Holden is unable to normally communicate with the prostitute, and is awkward while making conversation. He does not understand the concept of sex, nor does he understand that he is not ready; he only feels that he must engage in sexual activity to be accepted by society and other men.
"Boy, did it scare me. You can't imagine. I started sweating like a bastard - my whole shirt and underwear and everything. Then I started doing something else. Every time I'd get to the end of the block I'd make believe I was talking to my brother Allie. I'd say to him, 'Allie, don't let me disappear. Allie, don't let me disappear. Allie, don't let me disappear. Please, Allie. And then when I'd reach the other side of the street without disappearing, I'd thank him" (198)
"The first thing I did when I got off of Penn Station, I went into this phone booth...I ended up not calling anybody. I came out of the booth, after about 20 minutes or so, and got my bags and walked over to that tunnel where the cabs are and got a cab" (59).
"Certain things they should stay the way they are. You ought to be able to stick them in one of those big glass cases and just leave them alone" (122).

The idea that Phoebe will be different every time she sees the cases in the museum as she grows older depresses Holden, because he wishes he could feel the same way he did as a child. It makes him sad to realize that everyone must grow up.
"'Ask her if she keeps all her kings in the back row'" (Salinger 34).
Holden idealizes the image he has of a younger Jane Gallagher. He is reluctant to accept change, and would rather live in his memories.
[while conversing with Carl Luce]:
"'I told you the last I saw you what you need.'
'You mean to go to a psychoanalyst and all?' I said. That's what he'd told me I ought to do. His father was a psychoanalyst and all.
'It's up to you, for God's sake. It's none of my goddamn business what you do with your life.'" (148)
"When I was really drunk, I started that stupid business with the bullet in my guts again... I kept putting my hand under my jacket, on stomach and all, to keep the blood from dripping all over the place. I didn't want anybody to know I was even wounded" (150).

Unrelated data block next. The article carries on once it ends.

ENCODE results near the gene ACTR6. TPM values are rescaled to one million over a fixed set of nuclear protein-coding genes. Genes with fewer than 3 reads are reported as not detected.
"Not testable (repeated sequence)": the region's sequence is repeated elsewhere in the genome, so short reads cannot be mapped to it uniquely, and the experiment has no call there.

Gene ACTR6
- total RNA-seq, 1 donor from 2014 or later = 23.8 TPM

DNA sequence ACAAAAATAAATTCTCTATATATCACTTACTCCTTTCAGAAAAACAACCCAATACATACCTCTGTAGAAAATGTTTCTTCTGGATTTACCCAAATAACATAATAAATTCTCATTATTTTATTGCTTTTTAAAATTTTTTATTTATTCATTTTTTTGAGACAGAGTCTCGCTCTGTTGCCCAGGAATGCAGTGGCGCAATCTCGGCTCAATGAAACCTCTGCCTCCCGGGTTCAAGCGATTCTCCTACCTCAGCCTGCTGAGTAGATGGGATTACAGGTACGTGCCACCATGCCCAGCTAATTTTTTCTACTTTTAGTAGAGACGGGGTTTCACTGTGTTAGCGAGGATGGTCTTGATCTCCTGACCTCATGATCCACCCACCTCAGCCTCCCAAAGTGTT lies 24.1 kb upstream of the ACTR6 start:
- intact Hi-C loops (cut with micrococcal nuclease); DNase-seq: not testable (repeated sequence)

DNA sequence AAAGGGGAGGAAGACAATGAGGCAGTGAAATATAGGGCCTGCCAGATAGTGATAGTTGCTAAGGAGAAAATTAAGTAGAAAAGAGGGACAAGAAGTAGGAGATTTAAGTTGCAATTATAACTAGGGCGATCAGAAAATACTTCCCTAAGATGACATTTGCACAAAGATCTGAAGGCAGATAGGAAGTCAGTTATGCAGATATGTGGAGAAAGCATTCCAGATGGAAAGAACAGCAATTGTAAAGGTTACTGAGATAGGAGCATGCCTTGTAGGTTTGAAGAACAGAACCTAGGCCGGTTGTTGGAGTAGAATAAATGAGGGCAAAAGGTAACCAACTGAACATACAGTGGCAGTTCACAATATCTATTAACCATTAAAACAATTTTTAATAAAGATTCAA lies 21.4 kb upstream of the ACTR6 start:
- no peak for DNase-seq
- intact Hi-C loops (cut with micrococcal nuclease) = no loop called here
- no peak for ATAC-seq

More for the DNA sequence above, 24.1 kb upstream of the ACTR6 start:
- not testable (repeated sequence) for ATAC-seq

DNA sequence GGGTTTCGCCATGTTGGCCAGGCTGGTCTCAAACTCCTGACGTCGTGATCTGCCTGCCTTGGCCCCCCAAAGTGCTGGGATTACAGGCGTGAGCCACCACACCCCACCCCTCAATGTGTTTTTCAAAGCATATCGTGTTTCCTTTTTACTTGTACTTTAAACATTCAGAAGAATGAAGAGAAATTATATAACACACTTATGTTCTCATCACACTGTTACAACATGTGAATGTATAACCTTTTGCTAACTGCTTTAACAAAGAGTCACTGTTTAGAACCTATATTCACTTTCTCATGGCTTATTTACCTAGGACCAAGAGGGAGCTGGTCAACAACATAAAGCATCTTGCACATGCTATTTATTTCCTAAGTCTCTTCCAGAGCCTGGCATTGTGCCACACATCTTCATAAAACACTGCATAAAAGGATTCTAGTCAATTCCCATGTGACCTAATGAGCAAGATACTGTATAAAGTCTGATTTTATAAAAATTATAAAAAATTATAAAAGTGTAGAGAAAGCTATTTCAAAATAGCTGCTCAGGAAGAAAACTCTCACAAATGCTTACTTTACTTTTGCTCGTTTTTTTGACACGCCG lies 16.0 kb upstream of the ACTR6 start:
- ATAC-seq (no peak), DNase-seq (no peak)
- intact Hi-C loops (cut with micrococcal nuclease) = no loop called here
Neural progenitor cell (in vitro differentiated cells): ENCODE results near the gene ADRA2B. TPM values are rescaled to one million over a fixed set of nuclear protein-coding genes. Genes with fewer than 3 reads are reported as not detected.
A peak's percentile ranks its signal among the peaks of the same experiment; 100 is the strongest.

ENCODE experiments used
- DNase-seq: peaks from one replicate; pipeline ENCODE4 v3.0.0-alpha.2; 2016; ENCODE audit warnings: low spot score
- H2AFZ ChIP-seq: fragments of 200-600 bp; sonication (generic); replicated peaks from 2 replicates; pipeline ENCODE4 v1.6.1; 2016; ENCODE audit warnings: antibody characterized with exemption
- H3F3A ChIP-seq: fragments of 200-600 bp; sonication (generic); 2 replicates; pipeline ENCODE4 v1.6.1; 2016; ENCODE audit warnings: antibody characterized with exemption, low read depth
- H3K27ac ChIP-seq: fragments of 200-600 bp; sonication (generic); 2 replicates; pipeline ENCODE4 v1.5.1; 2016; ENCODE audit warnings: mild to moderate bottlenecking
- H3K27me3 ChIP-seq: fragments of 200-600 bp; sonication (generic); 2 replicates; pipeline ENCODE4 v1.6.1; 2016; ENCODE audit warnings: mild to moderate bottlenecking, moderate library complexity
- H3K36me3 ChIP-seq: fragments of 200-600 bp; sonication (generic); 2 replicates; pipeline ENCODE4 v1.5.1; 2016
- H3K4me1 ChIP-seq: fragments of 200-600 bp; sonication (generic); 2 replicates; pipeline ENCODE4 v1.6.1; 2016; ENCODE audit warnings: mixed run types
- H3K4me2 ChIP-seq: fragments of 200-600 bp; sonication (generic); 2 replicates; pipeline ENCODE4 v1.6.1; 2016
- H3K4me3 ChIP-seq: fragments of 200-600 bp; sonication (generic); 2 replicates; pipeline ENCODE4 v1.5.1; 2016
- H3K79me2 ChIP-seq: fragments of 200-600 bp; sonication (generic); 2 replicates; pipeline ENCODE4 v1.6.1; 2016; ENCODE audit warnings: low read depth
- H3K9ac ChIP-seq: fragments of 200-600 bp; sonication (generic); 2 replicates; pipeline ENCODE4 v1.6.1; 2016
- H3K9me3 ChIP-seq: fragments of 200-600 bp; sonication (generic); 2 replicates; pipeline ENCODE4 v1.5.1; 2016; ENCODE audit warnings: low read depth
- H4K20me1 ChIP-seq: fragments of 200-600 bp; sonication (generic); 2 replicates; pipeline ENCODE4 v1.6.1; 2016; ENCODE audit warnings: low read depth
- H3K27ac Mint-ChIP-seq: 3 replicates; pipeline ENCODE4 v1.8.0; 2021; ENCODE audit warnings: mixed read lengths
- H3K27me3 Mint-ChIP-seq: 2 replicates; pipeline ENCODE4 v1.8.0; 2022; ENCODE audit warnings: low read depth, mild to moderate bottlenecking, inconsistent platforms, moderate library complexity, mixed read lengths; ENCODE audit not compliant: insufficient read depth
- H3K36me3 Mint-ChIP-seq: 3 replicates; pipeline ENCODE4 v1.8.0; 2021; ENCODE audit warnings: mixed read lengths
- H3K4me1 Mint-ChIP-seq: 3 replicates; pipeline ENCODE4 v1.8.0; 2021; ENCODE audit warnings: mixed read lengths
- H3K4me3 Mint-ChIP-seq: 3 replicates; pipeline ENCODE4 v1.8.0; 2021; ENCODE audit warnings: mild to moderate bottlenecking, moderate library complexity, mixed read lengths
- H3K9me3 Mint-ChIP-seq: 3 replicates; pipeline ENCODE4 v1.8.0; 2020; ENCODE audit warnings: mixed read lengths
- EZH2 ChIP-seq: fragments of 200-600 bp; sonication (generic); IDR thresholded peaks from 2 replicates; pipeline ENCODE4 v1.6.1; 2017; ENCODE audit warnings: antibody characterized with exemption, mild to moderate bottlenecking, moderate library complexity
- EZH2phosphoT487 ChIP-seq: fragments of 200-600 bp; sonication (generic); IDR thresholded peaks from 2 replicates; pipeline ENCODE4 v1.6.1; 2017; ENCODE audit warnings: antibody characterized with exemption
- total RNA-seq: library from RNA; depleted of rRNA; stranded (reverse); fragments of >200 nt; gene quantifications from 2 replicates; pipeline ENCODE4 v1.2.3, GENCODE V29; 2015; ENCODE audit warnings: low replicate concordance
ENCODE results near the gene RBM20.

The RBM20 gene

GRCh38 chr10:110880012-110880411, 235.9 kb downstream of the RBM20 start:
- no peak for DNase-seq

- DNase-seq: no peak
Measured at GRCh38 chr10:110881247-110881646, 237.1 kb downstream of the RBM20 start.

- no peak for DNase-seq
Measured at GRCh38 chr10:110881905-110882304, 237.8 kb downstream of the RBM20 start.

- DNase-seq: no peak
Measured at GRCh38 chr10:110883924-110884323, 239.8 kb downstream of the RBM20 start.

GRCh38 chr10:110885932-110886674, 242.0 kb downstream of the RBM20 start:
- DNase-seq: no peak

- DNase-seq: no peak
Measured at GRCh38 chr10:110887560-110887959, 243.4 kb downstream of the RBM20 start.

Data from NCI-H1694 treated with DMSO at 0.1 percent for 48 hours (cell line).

"One of the biggest reasons I left Ekton Hills was because I was surrounded by phonies. That's all. They were coming in the goddam window" (13).
Mr. Caulfield consciously distances himself from most people his age by claiming they are fake or phony; simply because he does not want to feel too upset when they reject his company.
"It started, all right. 'What’s the matter with you, boy?' old Spencer said. He said it pretty tough, too, for him. 'How many subjects did you carry this term?'
'Five, sir.'
'Five. And how many are you failing in?'
'Four.' I moved my ass a little bit on the bed. It was the hardest bed I ever sat on. 'I passed English all right,' I said, 'because I had all that Beowulf and Lord Randal My Son stuff when I was at the Whooton School. I mean I didn’t have to do any work in English at all hardly, except write compositions once in a while.'
He wasn’t even listening. He hardly ever listened to you when you said something.
'I flunked you in history because you knew absolutely nothing.'
'I know that, sir. Boy, I know it. You couldn’t help it.'
'Absolutely nothing,' he said over again. That’s something that drives me crazy. When people say something twice that way, after you admit it the first time. Then he said it three times. 'But absolutely nothing. I doubt very much if you opened your textbook even once the whole term. Did you? Tell the truth, boy.'
'Well, I sort of glanced through it a couple of times,' I told him" (10-11).
Mr. Caulfield displays characteristics of acting before he has thought through the action and its consequences.
"I must've been drunk.. I kept walking and walking.. I didn't see one person the whole time I was in the park... Then finally, I found it[the lake]. What it was, it was partly frozen and partly not frozen. But I didn't see any ducks around. I walked all around the whole damn lake--I damn near fell in once..." (154).
"'I keep picturing all these little kinds playing some game in this big field of rye and all. Thousands of little kids, and nobody's around-- nobody big, except me. And I'm standing on the edge of some crazy cliff. What I have to do, I have to catch everybody if they start to go over that cliff... That's all I do, all day. I'd just be the catcher in the rye and all'" (173).
"The best thing, though, in that museum was that everything always stayed right where it was. Nobody'd move...Nobody'd be different" (Salinger 121).
"All I know is I got up from the bed, like I was going down to the can or something, and then I tried to sock him, with all my might, right smack in the toothbrush, so it would split his goddamn throat open." (43)
The patient pretends he is hurt with something as serious as a life-threatening gunshot wound. This is likely because as he is intoxicated, and the mental anguish he feels from Allie's death personifies itself into a physical wound in Caulfield's mind.